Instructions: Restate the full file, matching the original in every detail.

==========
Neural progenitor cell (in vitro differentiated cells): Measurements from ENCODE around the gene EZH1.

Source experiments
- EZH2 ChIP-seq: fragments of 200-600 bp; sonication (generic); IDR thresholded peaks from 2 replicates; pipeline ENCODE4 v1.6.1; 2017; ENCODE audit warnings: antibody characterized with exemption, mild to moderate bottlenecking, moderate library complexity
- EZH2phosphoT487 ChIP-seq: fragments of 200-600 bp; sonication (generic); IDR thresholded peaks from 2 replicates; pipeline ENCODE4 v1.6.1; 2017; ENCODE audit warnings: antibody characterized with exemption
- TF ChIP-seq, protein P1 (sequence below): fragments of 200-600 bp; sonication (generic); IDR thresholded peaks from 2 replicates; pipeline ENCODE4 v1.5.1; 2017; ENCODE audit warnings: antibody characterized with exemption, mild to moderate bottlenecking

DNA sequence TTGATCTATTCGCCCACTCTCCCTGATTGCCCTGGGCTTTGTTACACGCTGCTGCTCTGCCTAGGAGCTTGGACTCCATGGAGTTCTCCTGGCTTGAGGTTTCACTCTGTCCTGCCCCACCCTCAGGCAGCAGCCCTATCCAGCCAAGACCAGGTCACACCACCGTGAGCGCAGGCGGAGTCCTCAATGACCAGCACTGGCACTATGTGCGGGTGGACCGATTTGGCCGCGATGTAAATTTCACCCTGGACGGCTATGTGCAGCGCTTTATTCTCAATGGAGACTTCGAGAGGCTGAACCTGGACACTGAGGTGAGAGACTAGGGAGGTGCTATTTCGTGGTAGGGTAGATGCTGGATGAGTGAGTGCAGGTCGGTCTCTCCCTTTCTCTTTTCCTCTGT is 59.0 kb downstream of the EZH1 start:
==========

Neural progenitor cell (in vitro differentiated cells): Measurements from ENCODE around the gene EZH1.

Source experiments
- EZH2 ChIP-seq: fragments of 200-600 bp; sonication (generic); IDR thresholded peaks from 2 replicates; pipeline ENCODE4 v1.6.1; 2017; ENCODE audit warnings: antibody characterized with exemption, mild to moderate bottlenecking, moderate library complexity
- EZH2phosphoT487 ChIP-seq: fragments of 200-600 bp; sonication (generic); IDR thresholded peaks from 2 replicates; pipeline ENCODE4 v1.6.1; 2017; ENCODE audit warnings: antibody characterized with exemption
- TF ChIP-seq, protein P1 (sequence below): fragments of 200-600 bp; sonication (generic); IDR thresholded peaks from 2 replicates; pipeline ENCODE4 v1.5.1; 2017; ENCODE audit warnings: antibody characterized with exemption, mild to moderate bottlenecking

DNA sequence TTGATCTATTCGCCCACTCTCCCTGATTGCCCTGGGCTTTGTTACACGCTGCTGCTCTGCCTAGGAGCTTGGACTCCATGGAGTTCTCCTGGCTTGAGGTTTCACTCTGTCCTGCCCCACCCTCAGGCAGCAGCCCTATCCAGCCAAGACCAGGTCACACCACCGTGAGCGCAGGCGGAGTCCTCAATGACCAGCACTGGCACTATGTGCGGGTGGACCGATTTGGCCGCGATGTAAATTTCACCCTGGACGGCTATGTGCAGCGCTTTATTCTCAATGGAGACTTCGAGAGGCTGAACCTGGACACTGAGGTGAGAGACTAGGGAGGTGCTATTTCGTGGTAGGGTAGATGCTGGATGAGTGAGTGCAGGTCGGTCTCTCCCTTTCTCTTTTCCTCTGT is 59.0 kb downstream of the EZH1 start: